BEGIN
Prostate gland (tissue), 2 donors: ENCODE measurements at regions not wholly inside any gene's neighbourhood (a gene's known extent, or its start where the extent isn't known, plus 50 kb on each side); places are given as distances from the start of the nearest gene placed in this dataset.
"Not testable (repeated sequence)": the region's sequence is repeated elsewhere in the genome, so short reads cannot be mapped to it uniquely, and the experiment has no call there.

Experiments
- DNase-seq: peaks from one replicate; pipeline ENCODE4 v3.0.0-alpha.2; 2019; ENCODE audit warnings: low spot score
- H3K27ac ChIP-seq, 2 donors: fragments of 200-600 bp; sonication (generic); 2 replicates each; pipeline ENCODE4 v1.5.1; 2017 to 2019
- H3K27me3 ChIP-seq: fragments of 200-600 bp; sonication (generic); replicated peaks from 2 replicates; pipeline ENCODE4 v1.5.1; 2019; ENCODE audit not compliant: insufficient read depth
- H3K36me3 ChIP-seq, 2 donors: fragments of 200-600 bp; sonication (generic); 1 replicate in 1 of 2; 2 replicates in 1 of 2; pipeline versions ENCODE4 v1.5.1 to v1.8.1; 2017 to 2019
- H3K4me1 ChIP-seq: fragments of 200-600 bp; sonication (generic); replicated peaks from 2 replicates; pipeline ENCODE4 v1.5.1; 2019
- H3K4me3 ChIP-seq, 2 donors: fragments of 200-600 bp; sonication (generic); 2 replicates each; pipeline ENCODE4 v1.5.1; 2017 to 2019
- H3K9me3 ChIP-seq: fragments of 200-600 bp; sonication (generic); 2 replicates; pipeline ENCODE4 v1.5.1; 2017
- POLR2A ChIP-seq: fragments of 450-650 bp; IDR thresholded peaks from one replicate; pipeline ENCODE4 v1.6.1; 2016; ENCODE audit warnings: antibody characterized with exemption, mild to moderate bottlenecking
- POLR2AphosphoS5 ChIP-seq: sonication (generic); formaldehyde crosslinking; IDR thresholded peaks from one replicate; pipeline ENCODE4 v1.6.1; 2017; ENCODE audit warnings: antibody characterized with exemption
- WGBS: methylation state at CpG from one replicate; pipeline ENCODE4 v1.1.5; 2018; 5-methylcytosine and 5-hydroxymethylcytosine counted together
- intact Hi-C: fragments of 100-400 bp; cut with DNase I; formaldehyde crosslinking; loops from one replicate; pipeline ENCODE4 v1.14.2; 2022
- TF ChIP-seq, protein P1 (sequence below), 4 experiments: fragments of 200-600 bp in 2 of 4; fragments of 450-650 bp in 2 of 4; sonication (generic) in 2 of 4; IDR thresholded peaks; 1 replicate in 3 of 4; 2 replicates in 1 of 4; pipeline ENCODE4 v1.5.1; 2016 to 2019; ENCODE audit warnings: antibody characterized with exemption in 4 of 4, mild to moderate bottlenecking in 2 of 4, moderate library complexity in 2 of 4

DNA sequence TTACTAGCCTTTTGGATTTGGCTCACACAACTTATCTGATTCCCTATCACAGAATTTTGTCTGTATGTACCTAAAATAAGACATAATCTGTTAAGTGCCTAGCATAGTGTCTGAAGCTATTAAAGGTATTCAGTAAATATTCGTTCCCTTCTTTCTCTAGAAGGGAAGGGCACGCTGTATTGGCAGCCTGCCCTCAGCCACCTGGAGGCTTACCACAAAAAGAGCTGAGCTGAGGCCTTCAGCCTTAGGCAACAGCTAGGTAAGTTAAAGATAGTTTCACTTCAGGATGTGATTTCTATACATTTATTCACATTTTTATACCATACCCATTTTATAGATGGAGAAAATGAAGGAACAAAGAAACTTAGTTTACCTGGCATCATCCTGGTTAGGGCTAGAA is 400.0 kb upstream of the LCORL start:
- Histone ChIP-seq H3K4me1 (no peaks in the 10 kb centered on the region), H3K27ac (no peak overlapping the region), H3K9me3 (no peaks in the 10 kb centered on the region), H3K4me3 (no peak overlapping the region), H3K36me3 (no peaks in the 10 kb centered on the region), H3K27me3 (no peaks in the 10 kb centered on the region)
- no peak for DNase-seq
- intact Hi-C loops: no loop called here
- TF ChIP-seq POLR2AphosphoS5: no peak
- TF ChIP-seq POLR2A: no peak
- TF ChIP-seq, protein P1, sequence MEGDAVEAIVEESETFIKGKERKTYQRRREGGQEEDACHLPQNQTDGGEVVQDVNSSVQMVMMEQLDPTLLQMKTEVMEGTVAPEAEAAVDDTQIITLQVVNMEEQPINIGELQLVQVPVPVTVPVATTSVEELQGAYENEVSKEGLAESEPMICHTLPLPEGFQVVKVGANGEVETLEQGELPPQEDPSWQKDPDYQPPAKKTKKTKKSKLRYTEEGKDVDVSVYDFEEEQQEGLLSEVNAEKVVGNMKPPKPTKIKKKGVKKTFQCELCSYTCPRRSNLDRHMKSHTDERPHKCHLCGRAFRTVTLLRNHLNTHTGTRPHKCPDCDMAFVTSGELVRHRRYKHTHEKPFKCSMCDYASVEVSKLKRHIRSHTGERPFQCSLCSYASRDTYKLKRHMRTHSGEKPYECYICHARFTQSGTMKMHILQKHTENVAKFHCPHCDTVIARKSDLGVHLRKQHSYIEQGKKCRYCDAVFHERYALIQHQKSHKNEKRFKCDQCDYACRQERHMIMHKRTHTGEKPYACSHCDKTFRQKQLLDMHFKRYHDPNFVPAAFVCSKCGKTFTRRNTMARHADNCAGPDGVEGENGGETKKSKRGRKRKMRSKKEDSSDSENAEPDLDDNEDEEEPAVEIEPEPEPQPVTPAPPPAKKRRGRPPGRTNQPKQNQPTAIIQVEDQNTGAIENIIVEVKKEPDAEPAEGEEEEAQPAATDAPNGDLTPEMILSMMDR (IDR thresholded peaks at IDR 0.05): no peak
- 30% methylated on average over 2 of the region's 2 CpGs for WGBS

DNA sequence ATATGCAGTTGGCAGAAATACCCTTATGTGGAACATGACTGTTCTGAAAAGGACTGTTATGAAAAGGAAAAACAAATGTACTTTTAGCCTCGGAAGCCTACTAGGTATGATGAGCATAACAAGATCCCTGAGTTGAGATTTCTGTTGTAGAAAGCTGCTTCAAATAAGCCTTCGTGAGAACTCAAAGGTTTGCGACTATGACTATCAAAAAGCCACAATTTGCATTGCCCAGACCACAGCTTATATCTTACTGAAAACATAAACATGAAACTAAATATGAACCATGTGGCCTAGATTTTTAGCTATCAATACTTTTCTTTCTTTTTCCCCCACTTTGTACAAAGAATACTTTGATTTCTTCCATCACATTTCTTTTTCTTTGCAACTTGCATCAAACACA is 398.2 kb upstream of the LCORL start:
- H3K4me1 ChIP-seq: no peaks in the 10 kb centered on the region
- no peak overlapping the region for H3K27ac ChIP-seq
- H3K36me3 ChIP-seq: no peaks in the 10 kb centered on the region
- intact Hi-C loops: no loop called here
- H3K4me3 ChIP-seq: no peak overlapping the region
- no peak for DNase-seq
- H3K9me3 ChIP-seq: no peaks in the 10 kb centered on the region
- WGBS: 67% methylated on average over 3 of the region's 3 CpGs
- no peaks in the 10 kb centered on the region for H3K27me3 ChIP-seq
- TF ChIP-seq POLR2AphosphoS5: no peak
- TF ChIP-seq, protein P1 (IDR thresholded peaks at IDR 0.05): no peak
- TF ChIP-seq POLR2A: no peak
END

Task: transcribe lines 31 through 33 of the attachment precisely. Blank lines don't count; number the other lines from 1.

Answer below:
- H3K9me3 ChIP-seq: no peaks in the 10 kb centered on the region
- WGBS: 67% methylated on average over 3 of the region's 3 CpGs
- no peaks in the 10 kb centered on the region for H3K27me3 ChIP-seq